My latest project includes integration with Amazon’s Alexa voice service. My coworker Jordan already wrote an excellent post on how to get started writing your own Alexa Custom Skill. Amazon’s API makes it relatively easy to develop a new Skill, and with a number of languages to choose from (Python, Node.js, Java, C#, etc), developers can create a simple Skill in a weekend.
With longer development times and iterative updates to our Skill’s functionality, we decided to find a way to auto-deploy our Lambda code with each Git commit.
Note: this post was originally titled ‘Deploying your Alexa Skill’ and has been changed. Alexa Skills have two parts: the skill itself (consisting of a name, logo, intent schema, sample utterances, etc.), and code that executes commands based on the incoming user input. These two parts are managed separately. While you can choose to host this code by yourself (using Heroku, for example), Amazon makes it easy to host your code with Amazon Lambda, and simplifies the authentication process for you.
This post is about deploying to Amazon Lambda. Amazon does not provide a way to auto-deploy to the Alexa Skill itself. However, because that content is relatively static (with the name, logo, intents, and utterances set up at the beginning of our development cycle), I haven’t had a need to repeatedly change the Alexa Skill, only the Lambda code.
1. Install AWS CLI
First, you will need to install the Amazon Web Services command line interface (AWS CLI).
For Mac and Unix users, you will need Pip and Python installed. Then:
$ sudo pip install awscli
Note: if you get an error regarding `six` (an issue in El Capitan), use
Alternatively, if you use Homebrew:
$ brew install awscli
To test if your installation was successful, type:
$ aws help
For Windows, installers are available here.
2. Configure AWS CLI
Next, you will need to configure AWS CLI so it has permission to access and update your Alexa Skill code. You will need an Access Key and Secret Access Key, which can be found in the AWS Lambda portal. After you have logged in, click your name in the upper right-hand corner and select “My Security Credentials” from the dropdown menu.
Click “Access Keys” to get your
AWS Access Key ID. Your
AWS Secret Access Key cannot be retrieved from this page. If you previously created a
AWS Secret Access Key, you should have downloaded a file with both the
Access Key ID and
Secret Access Key. If you don’t have a
Secret Access Key, or you have lost yours, you can create a new one on this page. While you’re here, take note of your region name as well.
Next, open up a command line and type:
$ aws configure
This command is interactive, and it will let you input each of the following pieces of information:
$ aws configure AWS Access Key ID [None]: [ID found on "My Security Credentials" screen] AWS Secret Access Key [None]: [Secret Key found on "My Security Credentials" screen] Default region name [None]: [Region found on "My Security Credentials" screen] Default output format [None]: [Enter]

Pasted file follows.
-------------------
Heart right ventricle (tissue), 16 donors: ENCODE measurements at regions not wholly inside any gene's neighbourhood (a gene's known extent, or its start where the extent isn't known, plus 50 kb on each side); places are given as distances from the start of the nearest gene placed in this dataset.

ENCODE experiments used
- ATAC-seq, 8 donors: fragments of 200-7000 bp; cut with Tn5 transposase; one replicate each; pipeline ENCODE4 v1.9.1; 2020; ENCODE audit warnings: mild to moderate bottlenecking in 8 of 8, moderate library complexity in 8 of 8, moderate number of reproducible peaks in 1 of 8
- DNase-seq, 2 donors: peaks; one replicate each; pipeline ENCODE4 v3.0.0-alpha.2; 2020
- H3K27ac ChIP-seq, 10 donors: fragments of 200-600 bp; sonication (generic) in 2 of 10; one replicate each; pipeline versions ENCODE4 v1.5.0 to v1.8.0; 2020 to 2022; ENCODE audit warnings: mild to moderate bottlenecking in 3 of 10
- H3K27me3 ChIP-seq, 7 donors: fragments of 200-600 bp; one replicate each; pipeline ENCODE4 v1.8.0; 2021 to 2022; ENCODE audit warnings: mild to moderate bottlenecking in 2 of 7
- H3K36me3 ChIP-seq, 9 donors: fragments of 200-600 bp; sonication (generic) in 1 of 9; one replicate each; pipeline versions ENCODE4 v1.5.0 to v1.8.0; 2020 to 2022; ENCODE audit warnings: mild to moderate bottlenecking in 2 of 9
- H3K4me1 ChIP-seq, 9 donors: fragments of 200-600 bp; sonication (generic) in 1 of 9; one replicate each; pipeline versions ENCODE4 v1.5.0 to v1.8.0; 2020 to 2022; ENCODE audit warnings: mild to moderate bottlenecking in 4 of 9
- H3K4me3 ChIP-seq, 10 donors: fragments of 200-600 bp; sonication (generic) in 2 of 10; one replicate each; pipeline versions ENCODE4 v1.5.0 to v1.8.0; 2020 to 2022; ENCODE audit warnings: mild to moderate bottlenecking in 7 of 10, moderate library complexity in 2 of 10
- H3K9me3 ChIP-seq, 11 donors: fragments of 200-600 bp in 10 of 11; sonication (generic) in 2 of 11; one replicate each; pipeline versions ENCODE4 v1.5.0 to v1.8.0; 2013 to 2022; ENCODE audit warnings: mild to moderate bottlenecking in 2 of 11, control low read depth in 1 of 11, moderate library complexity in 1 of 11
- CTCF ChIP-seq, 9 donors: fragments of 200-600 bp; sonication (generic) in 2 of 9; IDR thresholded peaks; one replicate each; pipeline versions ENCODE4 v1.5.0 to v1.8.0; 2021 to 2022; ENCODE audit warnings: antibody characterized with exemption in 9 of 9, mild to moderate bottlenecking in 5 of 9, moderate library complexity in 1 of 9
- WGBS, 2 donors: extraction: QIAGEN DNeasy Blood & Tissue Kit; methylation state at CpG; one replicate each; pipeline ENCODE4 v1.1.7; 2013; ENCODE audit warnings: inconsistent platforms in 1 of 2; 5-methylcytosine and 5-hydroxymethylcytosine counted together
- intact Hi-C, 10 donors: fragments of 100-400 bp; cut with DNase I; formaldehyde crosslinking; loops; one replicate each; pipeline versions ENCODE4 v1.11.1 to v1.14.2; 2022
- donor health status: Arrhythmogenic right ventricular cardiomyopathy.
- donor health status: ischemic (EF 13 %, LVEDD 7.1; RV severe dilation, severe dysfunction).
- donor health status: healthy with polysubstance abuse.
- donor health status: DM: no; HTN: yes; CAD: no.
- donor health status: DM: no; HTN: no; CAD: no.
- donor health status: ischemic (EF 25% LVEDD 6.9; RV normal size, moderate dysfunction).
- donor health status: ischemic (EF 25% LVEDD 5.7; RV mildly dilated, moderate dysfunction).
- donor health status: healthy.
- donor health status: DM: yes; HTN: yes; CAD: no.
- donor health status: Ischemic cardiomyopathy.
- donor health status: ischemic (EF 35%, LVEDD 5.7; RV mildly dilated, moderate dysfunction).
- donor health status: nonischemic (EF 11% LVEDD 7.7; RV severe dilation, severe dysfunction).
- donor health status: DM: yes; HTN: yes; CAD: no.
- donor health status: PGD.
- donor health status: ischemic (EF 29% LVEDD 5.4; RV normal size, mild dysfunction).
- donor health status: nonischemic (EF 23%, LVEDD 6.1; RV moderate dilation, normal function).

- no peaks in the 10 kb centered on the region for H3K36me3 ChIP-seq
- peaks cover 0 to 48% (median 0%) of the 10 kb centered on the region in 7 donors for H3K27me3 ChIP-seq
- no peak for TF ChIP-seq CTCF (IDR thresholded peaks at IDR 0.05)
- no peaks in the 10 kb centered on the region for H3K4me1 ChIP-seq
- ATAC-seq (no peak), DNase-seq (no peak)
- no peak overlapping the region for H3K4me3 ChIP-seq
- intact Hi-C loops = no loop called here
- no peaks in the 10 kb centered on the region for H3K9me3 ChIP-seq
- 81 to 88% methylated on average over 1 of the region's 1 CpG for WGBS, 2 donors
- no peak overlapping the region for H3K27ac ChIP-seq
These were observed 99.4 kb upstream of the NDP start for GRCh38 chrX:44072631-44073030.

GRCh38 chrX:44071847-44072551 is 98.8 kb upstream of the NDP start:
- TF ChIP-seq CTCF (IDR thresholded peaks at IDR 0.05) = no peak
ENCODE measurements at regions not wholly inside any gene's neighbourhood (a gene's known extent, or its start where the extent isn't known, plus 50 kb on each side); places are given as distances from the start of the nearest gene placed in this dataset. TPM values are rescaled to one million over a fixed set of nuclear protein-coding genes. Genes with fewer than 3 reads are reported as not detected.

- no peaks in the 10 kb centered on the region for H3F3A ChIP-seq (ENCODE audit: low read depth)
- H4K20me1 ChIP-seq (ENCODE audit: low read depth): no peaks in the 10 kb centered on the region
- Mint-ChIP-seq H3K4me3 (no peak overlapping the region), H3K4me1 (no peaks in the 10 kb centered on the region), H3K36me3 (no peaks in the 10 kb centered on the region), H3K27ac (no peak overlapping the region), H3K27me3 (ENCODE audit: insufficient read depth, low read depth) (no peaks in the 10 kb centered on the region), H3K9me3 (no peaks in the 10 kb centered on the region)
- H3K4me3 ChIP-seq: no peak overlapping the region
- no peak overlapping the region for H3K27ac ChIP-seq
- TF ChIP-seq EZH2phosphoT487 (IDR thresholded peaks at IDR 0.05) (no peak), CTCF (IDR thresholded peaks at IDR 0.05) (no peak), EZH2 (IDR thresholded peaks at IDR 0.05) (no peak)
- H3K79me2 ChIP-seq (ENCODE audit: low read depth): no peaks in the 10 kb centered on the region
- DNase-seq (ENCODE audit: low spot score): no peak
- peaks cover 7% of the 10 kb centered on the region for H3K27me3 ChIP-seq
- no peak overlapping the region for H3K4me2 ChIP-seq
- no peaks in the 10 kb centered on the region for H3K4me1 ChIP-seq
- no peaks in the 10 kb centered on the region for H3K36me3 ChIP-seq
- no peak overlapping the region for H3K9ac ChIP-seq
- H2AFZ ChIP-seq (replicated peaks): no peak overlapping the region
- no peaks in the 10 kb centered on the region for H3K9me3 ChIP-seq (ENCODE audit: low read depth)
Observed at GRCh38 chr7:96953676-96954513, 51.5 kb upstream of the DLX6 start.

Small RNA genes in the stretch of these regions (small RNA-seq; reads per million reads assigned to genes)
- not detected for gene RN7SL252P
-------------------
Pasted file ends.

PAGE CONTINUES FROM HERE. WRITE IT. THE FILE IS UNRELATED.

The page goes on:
3. Deploy Your Updates
Once you have updates to your code, open up the command line and navigate to the directory where your Alexa Skill code is. Note: this assumes that you have already manually deployed your code through the AWS Lambda portal when you initially set up your Skill.
In the photo above, the name of my Skill is
AlexaTest, and the name of my handler is
You will first need to zip up your directory. You can do this from the command line if you’d like:
$ zip -r -X lambda_function.zip lambda_function.py
Here, I am zipping my file into a zipped directory with
lambda_function as the name. It is important that this name matches the handler that I set up in the AWS Lambda portal. We used Python for our Alexa Skill, so all of our code is in the
Note: -r tells zip to recurse into directories, and -X tells zip to exclude extra file attributes.
Let’s push our (zipped) changes to AWS Lambda using the AWS CLI:
$ aws lambda update-function-code --function-name 'AlexaTest' --zip-file 'fileb://lambda_function.zip'
The function name needs to match my Skill name (Alexa Test), and again, I’m using
lambda_function.zip. I also need the
Go to the AWS Lambda Portal to see if your code was updated.
If something went wrong, double-check your Skill and handler names, and make sure that the zip file contains the appropriate files.
4. Include Libraries
Often, you will want to include a library in your deployment. We needed to include a library to support JWT tokens. We decided to put this library in a folder called “deployment-package,” along with the Python file.
Once again, we’ll zip up our project files. Here, we’re navigating into the directory where the project files live and zipping them into a directory called
lambda_function.zip (one directory level higher). The
* grabs all the files in the deployment-package directory.
$ cd deployment-package && zip -r -X ../lambda_function.zip *
Putting this together, I have:
(cd deployment-package && zip -r -X ../lambda_function.zip *) aws lambda update-function-code --function-name 'AlexaTest' --zip-file 'fileb://lambda_function.zip'
The parenthesis around the first line denote a subshell. In this case, it means that I don’t need a
cd .. before I make my
5. Add to Your Deployment Workflow
Lastly, you can turn these two lines into a script. We are using CircleCI for this project, and we altered our
circle.yml file to execute our deployment script after every push to master.
deployment: production: branch: master commands: - pip install awscli - aws configure set aws_access_key_id $AWSKEY - aws configure set aws_secret_access_key $AWSSECRETKEY - aws configure set default.region us-east-1 - aws configure set default.output json - ./deploy.sh - cp lambda_function.zip $CIRCLE_ARTIFACTS/
or as a Git hook.